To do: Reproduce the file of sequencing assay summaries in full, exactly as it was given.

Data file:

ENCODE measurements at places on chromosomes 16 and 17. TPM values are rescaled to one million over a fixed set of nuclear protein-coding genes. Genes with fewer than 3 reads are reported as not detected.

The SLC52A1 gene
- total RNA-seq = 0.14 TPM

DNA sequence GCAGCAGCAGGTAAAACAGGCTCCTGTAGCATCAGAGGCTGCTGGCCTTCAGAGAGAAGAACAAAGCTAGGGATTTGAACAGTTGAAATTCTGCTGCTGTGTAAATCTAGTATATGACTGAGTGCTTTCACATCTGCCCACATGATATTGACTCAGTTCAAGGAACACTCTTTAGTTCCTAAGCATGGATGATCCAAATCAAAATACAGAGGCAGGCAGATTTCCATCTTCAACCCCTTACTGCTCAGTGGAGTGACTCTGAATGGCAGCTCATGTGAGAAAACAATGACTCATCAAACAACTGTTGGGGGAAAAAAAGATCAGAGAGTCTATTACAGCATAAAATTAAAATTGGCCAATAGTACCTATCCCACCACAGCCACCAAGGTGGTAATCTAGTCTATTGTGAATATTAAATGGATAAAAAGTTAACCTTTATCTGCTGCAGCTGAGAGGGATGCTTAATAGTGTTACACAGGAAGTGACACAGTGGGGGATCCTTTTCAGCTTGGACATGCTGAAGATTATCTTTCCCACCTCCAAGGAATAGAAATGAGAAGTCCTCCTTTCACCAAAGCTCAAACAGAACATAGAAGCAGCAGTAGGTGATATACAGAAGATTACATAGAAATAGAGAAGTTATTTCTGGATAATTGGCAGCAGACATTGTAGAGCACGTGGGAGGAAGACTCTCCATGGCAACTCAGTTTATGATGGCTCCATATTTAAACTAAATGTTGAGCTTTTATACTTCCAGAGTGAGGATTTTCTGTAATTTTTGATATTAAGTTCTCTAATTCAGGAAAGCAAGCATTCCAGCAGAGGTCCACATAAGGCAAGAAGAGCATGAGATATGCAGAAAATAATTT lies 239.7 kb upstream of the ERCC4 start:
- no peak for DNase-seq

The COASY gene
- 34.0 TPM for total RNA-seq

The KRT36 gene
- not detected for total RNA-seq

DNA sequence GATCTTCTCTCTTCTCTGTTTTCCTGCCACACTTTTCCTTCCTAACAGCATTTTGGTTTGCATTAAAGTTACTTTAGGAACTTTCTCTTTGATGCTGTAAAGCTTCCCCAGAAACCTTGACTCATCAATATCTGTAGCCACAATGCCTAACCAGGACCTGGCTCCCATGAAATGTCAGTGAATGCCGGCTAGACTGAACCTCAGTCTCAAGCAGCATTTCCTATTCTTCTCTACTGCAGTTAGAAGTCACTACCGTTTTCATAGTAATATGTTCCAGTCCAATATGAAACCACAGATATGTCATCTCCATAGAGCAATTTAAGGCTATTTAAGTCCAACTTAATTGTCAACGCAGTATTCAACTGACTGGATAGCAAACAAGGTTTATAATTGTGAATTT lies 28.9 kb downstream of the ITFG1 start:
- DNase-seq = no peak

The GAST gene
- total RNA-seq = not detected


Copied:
ENCODE measurements at places on chromosomes 16 and 17. TPM values are rescaled to one million over a fixed set of nuclear protein-coding genes. Genes with fewer than 3 reads are reported as not detected.

The SLC52A1 gene
- total RNA-seq = 0.14 TPM

DNA sequence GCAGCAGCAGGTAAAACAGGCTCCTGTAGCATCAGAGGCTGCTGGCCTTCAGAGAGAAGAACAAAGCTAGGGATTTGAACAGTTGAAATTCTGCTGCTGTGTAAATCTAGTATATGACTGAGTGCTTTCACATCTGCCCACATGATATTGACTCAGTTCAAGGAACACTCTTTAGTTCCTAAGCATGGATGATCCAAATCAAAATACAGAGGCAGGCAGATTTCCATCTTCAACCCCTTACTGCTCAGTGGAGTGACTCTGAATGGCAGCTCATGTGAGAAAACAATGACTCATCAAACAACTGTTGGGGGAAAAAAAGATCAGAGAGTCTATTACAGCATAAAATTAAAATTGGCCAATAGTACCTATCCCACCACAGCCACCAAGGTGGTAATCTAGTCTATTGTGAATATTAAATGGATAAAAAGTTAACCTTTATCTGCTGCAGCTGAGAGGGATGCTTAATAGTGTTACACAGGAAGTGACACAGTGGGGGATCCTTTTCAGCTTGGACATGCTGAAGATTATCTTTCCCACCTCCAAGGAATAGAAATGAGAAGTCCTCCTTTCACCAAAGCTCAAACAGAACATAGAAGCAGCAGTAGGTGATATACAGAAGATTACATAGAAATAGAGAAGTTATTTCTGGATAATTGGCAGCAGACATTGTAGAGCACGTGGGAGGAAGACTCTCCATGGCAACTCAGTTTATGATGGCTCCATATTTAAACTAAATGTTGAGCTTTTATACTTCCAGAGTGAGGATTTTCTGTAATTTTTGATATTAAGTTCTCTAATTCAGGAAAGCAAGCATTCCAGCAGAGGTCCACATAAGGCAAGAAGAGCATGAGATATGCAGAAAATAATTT lies 239.7 kb upstream of the ERCC4 start:
- no peak for DNase-seq

The COASY gene
- 34.0 TPM for total RNA-seq

The KRT36 gene
- not detected for total RNA-seq

DNA sequence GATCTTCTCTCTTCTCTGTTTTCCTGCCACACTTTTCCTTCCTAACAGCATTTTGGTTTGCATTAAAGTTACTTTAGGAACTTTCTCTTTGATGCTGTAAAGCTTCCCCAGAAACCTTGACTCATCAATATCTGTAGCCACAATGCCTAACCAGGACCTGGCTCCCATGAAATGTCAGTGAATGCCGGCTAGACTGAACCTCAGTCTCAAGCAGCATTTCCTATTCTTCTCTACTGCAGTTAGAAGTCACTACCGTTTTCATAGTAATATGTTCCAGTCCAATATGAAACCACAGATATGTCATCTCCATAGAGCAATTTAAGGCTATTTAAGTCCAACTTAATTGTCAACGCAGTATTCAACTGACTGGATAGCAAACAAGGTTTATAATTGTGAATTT lies 28.9 kb downstream of the ITFG1 start:
- DNase-seq = no peak

The GAST gene
- total RNA-seq = not detected